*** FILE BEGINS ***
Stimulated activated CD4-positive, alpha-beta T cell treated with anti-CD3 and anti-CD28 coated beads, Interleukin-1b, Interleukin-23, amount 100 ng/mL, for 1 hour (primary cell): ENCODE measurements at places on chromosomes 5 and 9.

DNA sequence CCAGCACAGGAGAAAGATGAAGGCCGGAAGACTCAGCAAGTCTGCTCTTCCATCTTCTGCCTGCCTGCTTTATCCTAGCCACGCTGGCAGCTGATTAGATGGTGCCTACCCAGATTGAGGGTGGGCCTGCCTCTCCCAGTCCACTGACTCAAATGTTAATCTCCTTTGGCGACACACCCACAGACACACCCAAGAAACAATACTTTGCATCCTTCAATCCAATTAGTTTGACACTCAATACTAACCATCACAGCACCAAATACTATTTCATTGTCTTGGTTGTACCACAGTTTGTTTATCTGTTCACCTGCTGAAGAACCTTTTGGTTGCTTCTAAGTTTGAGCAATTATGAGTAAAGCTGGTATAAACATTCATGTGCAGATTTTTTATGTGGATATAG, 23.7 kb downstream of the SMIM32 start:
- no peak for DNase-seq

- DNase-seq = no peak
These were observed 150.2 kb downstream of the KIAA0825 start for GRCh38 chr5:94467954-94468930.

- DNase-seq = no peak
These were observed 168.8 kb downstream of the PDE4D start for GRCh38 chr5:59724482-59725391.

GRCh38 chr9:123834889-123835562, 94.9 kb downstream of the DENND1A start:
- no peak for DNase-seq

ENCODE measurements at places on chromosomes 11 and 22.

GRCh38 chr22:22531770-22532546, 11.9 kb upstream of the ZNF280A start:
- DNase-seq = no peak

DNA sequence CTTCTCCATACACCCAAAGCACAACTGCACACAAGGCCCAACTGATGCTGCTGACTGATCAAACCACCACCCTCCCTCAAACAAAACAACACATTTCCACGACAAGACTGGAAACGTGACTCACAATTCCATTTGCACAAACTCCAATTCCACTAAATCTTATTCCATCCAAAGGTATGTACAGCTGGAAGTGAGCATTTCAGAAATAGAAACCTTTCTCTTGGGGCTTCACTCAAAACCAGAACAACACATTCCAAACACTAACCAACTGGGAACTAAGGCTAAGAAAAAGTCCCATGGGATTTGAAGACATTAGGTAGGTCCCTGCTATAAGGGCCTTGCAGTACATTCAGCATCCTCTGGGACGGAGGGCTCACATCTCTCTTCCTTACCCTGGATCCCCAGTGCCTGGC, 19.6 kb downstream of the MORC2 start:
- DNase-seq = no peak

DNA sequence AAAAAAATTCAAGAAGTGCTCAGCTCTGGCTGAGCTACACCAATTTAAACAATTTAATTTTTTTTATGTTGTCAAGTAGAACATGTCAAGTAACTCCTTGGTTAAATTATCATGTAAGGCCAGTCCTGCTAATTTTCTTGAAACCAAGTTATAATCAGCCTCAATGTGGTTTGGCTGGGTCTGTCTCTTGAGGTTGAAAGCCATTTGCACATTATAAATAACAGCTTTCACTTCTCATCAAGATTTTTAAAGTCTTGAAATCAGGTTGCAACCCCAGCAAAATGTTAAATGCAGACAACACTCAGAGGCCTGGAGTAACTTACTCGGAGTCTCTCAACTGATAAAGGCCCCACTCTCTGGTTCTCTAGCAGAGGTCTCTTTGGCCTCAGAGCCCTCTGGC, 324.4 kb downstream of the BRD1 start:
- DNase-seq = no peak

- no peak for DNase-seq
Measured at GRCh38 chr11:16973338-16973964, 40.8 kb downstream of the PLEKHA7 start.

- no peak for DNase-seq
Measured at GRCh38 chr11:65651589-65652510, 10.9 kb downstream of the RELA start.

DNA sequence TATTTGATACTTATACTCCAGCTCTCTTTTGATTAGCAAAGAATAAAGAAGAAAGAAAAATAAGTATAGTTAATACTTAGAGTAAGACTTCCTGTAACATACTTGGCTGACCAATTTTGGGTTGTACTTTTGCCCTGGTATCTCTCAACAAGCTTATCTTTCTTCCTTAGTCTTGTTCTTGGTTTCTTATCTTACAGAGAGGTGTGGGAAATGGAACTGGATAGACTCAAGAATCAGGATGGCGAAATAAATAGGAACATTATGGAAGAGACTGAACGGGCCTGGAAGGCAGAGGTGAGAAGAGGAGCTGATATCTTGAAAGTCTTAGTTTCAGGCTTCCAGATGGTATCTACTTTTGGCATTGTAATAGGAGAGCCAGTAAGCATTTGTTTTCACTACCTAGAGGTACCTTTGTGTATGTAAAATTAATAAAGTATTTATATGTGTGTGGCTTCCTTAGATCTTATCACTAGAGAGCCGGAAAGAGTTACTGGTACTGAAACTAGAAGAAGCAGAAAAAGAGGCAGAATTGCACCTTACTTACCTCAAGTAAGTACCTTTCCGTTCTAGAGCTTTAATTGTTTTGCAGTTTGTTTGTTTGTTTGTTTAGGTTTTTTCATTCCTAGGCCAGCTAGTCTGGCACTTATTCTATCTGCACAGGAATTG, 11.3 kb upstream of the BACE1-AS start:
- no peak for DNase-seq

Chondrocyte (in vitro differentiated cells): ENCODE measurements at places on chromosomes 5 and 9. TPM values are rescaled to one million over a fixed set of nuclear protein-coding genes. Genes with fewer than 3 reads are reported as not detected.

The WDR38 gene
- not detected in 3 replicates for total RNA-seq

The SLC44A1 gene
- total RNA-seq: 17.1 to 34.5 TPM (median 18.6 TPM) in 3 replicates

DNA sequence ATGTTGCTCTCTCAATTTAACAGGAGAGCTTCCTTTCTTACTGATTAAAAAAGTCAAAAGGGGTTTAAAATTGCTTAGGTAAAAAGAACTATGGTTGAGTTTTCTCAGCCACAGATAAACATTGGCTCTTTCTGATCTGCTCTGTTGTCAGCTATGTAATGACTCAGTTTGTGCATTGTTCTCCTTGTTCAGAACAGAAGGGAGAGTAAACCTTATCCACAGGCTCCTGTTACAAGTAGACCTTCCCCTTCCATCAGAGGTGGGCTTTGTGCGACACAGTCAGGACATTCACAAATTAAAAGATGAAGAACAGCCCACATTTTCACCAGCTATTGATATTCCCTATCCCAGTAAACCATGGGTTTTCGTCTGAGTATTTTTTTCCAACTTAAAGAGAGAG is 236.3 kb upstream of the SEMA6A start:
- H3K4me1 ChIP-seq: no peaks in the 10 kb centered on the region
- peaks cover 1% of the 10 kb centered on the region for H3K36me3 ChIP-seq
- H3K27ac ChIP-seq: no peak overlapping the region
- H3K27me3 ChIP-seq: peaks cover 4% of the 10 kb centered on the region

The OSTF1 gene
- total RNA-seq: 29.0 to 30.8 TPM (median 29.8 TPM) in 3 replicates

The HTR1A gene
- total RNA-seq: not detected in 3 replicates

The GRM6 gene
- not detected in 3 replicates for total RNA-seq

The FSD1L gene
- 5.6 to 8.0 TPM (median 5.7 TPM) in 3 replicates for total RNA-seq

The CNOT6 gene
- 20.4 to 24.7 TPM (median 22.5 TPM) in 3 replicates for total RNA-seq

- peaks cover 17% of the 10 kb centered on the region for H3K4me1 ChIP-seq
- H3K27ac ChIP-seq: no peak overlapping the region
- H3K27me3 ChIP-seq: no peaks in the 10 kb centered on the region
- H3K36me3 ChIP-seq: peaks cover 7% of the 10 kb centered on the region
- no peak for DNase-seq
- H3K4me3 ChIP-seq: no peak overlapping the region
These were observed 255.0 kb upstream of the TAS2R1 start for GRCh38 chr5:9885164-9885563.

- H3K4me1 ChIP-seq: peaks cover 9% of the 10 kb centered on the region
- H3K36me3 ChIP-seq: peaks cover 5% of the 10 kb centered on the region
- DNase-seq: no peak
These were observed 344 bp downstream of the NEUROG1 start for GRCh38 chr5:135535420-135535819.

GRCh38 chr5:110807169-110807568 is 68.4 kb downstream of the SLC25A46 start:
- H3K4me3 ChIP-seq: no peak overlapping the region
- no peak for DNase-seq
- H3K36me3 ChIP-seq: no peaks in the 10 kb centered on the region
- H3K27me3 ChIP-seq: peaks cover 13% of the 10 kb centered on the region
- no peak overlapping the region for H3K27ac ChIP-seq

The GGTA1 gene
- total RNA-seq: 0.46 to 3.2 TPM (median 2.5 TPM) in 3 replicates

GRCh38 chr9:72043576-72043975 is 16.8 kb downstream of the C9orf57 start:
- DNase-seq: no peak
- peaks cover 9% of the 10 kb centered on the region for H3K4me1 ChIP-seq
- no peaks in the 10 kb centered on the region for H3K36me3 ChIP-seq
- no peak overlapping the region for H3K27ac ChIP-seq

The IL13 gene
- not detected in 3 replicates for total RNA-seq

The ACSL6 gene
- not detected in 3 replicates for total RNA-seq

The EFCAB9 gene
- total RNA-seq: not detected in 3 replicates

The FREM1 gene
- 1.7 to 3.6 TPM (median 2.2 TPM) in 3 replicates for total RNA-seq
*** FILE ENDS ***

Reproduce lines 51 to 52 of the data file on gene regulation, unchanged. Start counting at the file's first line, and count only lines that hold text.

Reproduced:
- H3K36me3 ChIP-seq: peaks cover 5% of the 10 kb centered on the region
- DNase-seq: no peak